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I Really Hate This Playoff Format, Part 2

As a quick follow-up to a previous post, I decided to do a little research to find out just how often the better team really does win in the playoffs. Data goes back to the debut of the Wild Card. In the rare event that opposing teams had the same regular season record, I decided that the "better" team was the one with the better run differential. Results:

Better team wins series: 44
Worse team wins series: 46
Better team win%: .489

Since 1995, the MLB playoffs have basically been a coin flip. Regular season success hasn't mattered for shit.

And, no, it isn't like this in other sports. You know, the ones for which the playoffs aren't totally random. I looked at the NHL and NFL over the same time span (ignoring the strike-shortened 94-95 hockey season) to see how they stacked up. Because more teams make the playoffs in these two sports, I decided to throw out the first round and concentrate on the final eight, keeping things consistent with baseball and in theory eliminating the pretenders who didn't belong. The results:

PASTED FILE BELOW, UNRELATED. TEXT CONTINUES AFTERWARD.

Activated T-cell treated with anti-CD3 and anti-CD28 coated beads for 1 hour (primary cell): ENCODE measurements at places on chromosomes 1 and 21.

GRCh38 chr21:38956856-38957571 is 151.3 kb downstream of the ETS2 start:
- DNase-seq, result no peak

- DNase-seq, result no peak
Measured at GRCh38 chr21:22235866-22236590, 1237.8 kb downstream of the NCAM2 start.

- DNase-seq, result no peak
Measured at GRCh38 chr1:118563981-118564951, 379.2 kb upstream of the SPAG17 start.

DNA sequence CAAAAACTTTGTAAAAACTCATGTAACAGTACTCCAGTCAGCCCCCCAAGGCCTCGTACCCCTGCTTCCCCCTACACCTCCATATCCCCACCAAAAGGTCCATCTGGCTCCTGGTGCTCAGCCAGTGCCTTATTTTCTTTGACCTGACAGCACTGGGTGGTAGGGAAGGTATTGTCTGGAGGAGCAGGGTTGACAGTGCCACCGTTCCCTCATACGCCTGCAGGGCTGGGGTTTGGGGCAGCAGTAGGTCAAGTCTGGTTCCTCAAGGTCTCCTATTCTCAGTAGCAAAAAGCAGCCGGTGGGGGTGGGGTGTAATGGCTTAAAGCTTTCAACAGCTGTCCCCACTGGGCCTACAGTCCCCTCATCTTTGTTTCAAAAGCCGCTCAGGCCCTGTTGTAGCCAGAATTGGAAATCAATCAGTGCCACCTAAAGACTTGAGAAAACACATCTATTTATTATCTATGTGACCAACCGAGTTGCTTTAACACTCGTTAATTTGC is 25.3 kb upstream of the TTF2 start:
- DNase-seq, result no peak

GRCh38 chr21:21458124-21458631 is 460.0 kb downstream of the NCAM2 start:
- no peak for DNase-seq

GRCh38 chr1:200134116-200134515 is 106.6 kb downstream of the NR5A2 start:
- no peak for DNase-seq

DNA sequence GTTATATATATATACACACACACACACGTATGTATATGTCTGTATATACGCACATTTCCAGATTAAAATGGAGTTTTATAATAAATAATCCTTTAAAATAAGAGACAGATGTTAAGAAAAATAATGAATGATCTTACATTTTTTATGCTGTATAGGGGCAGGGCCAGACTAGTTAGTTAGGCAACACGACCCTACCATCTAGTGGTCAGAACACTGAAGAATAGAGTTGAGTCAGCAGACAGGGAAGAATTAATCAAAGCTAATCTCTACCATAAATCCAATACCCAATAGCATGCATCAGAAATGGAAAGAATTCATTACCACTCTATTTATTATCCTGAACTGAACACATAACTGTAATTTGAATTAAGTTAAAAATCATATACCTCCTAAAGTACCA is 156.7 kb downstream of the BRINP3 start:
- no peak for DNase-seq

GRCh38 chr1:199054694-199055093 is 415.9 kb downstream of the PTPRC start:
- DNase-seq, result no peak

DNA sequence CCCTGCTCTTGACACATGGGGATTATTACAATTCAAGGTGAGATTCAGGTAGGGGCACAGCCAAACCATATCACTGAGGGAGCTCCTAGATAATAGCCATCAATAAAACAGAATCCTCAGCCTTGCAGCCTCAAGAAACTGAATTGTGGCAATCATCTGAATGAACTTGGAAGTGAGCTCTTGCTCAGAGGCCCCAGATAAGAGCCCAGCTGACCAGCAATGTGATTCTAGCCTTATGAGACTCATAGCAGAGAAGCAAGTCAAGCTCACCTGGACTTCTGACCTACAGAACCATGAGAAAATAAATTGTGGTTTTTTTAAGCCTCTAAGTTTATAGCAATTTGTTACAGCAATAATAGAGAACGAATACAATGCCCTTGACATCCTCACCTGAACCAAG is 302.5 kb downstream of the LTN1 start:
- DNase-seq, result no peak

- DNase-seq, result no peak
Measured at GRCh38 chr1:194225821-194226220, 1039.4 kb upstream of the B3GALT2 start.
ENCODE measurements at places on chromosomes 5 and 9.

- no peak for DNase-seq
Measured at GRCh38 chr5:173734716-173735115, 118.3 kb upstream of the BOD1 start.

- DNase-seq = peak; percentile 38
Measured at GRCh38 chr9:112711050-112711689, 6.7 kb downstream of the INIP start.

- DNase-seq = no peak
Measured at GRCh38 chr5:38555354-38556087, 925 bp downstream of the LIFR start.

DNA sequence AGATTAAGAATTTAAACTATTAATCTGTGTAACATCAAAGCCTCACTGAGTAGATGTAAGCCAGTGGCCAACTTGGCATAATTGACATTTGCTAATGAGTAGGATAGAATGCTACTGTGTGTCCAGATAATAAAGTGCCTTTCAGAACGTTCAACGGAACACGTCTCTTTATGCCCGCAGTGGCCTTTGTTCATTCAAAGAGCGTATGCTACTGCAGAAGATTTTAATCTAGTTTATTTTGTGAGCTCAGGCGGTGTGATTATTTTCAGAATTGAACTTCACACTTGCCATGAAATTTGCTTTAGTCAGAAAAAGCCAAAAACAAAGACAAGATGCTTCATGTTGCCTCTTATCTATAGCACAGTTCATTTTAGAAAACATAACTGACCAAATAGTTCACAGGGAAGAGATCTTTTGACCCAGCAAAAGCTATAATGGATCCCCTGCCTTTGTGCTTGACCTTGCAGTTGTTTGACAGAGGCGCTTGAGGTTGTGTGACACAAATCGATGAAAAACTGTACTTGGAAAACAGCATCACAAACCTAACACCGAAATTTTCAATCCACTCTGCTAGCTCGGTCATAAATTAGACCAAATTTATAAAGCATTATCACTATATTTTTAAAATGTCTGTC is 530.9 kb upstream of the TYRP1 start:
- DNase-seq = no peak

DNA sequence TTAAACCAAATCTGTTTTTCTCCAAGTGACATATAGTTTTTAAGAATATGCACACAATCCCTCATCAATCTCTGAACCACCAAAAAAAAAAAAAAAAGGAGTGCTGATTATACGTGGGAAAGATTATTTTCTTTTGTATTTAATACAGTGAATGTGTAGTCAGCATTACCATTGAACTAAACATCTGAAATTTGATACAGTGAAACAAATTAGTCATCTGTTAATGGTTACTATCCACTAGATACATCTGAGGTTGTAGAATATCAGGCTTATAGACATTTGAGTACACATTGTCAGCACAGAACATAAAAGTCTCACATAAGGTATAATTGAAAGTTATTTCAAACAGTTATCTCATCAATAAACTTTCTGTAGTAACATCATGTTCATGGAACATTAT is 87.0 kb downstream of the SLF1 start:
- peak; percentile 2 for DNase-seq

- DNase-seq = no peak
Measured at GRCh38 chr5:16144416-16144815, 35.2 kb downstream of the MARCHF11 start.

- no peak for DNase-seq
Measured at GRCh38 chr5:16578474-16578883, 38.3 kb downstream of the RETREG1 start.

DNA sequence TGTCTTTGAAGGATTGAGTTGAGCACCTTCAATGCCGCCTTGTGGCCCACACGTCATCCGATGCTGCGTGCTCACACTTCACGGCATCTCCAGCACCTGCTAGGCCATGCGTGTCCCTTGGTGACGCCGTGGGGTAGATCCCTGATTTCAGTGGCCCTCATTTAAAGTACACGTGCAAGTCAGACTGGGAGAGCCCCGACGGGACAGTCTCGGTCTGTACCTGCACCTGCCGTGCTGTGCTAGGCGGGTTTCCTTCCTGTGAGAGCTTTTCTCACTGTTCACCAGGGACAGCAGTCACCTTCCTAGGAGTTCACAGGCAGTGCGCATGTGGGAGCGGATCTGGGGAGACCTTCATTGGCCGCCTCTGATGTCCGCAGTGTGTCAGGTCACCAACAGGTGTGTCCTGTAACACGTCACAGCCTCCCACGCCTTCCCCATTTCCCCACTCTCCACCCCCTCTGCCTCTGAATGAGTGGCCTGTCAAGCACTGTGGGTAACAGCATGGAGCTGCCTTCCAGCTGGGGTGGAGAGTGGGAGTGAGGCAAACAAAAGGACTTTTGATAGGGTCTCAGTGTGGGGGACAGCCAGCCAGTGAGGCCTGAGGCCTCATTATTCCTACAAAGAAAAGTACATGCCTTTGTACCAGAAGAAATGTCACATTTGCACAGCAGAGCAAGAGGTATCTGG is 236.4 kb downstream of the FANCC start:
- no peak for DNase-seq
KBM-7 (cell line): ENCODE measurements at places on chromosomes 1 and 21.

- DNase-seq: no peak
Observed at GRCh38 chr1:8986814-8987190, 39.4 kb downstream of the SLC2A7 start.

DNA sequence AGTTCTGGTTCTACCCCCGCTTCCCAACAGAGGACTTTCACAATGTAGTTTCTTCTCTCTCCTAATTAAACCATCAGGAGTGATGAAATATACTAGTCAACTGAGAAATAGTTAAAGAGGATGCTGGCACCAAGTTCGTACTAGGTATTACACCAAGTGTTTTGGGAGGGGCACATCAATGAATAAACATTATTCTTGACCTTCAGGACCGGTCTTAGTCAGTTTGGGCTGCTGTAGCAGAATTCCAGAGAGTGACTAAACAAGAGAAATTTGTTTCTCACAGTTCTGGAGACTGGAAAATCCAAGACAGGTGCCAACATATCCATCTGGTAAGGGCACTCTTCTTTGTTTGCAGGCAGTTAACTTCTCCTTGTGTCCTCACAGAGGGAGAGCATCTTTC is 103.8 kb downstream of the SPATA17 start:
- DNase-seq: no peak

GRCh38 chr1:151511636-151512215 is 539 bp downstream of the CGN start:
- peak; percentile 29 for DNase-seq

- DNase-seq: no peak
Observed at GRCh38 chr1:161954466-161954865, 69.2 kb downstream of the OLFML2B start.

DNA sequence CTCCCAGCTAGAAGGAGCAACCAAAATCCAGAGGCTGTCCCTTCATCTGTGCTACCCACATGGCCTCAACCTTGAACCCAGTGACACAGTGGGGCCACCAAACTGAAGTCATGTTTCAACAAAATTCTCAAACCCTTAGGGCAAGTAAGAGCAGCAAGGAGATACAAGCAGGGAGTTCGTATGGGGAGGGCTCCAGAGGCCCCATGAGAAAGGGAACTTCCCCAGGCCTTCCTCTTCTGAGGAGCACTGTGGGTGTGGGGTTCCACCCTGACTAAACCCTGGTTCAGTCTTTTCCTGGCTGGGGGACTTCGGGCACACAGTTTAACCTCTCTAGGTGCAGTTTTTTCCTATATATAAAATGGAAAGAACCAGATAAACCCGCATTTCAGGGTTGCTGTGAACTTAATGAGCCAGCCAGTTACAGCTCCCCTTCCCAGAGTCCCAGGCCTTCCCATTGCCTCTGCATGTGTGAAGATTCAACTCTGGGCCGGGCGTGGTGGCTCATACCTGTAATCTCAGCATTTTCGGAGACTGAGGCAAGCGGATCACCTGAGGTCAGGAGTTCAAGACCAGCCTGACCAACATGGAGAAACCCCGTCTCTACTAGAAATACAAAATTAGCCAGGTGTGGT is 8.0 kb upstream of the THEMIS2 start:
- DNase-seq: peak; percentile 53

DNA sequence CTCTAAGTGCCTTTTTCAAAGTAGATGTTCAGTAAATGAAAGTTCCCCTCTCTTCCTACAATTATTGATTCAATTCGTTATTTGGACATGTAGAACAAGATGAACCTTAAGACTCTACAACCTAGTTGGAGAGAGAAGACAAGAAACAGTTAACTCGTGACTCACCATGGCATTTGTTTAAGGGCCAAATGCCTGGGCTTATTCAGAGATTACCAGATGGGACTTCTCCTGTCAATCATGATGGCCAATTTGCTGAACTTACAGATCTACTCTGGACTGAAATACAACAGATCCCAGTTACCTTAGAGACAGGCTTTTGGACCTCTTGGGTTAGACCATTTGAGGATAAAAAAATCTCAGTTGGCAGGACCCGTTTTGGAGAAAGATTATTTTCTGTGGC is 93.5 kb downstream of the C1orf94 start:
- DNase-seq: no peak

Better team wins series: 61
Worse team wins series: 30
Better team win%: .670


Better team wins game: 63
Worse team wins game: 28
Better team win%: .692

(For the NFL, just as with MLB, tied records were broken in the direction of the team with the better point differential.)

Hockey and football: two sports where the playoffs actually test how good of a team you are.

The baseball playoffs make for some good stories and provide all kinds of suspense, but in the end, if the results don't in any way favor the better teams, then what's the point? What are we rewarding? This format needs to change.